Keeping up with Google Alerts
Are you "good at Google?" That's a silly question. It's like asking if you're a good driver; everybody *thinks* they are. Google searching is how most people negotiate our way around the web. We get almost all our on-demand knowledge/answers by asking questions of the great, all powerful Google. (Pay no attention to that man behind the curtain!)
But wouldn't it be great to have Google go out on its own and find stuff for you? That's what Alerts do. Just set up your criteria once, then whenever your subject is indexed by the search crawler, you'll get a concise email with a link to the information.
You likely (albeit somewhat vaguely) already know this feature exists. The point of this brief article is to suggest a variety of interesting and useful things you can immediately use Alerts for.
But first, the "how to." To set up an Alert, just go to www.google.com/alerts
Google Alert Ideas
1. The Vanity Update
A vanity search (meaning that you search on your own name) is not just for the vain and self-absorbed. It's actually quite important to know how you appear when (not if, when) people do a search on you. It happens more often than you imagine: potential employers, prospective business partners, dates, college admission officers and others are all doing this. While it's next to impossible to have embarrassing or erroneous links removed from Google's index, at least you'll know what you're facing. Depending upon the uniqueness of your name, you may need to form a more sophisticated search query.
"John W. Smith"
"John Wesley Smith"
"John Smith" Dentist Minneapolis
Once you've figured out the right query (one that returns relevant results without a lot of extraneous noise, you can set it up as an alert and be the first one to know when you're mentioned "in public.")
By the way, a vanity search can also mean, more broadly, searching on your company or organization name. However, depending upon its size and name-uniqueness, you may need to narrow down with other qualifiers such as geographic region or industry.
2. Take Control of the News
In a world of 24/7 coverage of sensational news stories, things that are personally important to you can get drowned out by all the media blare. For example, you may not care a whit about the latest courtroom circus/drama but do care deeply about an environmental issue concerning heavy metal contamination of the drinking water supply and its possible link to Alzheimer's disease.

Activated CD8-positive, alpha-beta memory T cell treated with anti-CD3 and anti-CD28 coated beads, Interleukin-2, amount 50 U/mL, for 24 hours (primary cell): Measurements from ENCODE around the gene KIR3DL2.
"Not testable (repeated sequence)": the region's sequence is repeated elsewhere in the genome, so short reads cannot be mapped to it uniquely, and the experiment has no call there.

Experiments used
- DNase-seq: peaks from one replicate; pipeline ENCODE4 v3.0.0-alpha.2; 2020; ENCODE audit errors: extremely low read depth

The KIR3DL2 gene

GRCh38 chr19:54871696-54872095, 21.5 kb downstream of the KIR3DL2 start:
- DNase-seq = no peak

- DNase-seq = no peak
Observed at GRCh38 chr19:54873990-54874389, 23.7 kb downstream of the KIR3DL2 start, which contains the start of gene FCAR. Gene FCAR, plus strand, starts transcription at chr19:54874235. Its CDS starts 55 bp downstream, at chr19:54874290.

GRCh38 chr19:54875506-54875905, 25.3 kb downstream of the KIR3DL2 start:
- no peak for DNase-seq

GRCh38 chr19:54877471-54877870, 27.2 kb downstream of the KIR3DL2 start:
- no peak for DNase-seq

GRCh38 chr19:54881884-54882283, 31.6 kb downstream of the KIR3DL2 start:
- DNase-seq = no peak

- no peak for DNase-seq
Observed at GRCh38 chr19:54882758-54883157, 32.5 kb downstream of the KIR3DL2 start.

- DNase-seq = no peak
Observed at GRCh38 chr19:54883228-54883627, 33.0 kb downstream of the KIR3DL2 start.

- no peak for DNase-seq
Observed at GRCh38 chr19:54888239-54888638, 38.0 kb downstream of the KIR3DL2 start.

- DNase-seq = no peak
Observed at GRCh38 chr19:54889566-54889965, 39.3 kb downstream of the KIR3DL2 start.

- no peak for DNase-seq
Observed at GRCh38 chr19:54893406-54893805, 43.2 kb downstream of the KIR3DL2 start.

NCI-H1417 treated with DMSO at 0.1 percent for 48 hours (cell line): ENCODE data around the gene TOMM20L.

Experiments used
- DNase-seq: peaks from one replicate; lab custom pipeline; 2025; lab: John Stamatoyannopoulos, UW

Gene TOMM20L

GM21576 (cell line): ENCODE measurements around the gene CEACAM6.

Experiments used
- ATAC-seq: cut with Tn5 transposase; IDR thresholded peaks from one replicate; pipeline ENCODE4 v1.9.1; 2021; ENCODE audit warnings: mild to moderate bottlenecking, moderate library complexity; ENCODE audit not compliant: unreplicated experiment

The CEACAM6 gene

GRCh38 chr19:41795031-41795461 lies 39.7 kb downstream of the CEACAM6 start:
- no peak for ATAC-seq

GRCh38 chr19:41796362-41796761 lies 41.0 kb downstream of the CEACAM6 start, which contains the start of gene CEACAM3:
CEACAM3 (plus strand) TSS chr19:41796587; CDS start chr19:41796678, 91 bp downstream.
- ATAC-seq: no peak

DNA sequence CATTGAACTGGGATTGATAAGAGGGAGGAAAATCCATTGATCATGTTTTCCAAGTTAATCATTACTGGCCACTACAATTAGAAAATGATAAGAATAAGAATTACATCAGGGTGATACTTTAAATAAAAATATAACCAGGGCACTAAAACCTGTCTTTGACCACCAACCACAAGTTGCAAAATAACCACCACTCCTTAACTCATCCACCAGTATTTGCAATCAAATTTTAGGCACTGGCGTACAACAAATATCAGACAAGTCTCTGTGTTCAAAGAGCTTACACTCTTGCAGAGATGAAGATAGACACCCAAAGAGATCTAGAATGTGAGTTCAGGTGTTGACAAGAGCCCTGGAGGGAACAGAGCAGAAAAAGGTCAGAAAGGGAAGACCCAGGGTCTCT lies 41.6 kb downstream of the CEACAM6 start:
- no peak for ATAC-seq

You could set up a Google Alert like this one:
Once a Day
All Results / Only the Best Results
This is a good occasion to elect RSS feeds rather than emails, to have all the articles fall neatly into an Outlook folder or other RSS reader.
3. Bargain Hunting
When you're contemplating a major purchase -- or even a not-so-major one -- but are waiting for a price drop or special deal before pulling the trigger, it's the perfect opportunity to set up an Alert. Enter the model number (or other unique descriptor) plus the keywords "coupon," "discount," and/or retailer name. However, be aware that even with careful query construction, you'll still get quite a few junky results. It's just the nature of the couponing/bargain hunting game (i.e. there's an economic incentive for garbage sites to attract searchers and increase their hit counts). You may therefore want to limit the frequency/quantity of your Alerts. Be aware, however, that it's an increasingly common tactic for vendors to limit their coupons to the first X-hundred uses; so if you're on once-a-day notifications, the code may be dead by the time you see it.
4. Stay Local, Remotely
Google Alerts are great for keeping yourself informed about the goings-on in a place where you used to live, or where you have a vacation home. Depending upon the size, obscurity, or name-commonness, you may have to get a bit clever with your search strings. For example, you may have to make the query more specific by searching on a zip code or by including additional keywords of interest like "crime," "wedding," or "election."
5. Job Search
Most job seekers never think to do this, but setting up a Google Alert targeting the companies you desire and/or matching your specific skill area/title can put you at the front of the line when a new job opportunity arises. Instead of tediously prowling the job boards every day, set things up so Google does the heavy lifting for you. TheUndercoverRecruiter.com maintains that many companies today will hire the first qualified candidate who applies, rather than waiting to vet a pool of applicants. You would be well-advised to capitalized on this trend, using Alerts. Some larger (or techie-er) companies have started tweeting job openings but most firms don't.
Beyond job searching, it's important to remember that the vast majority of new information that appears on the net each day is never tweeted.
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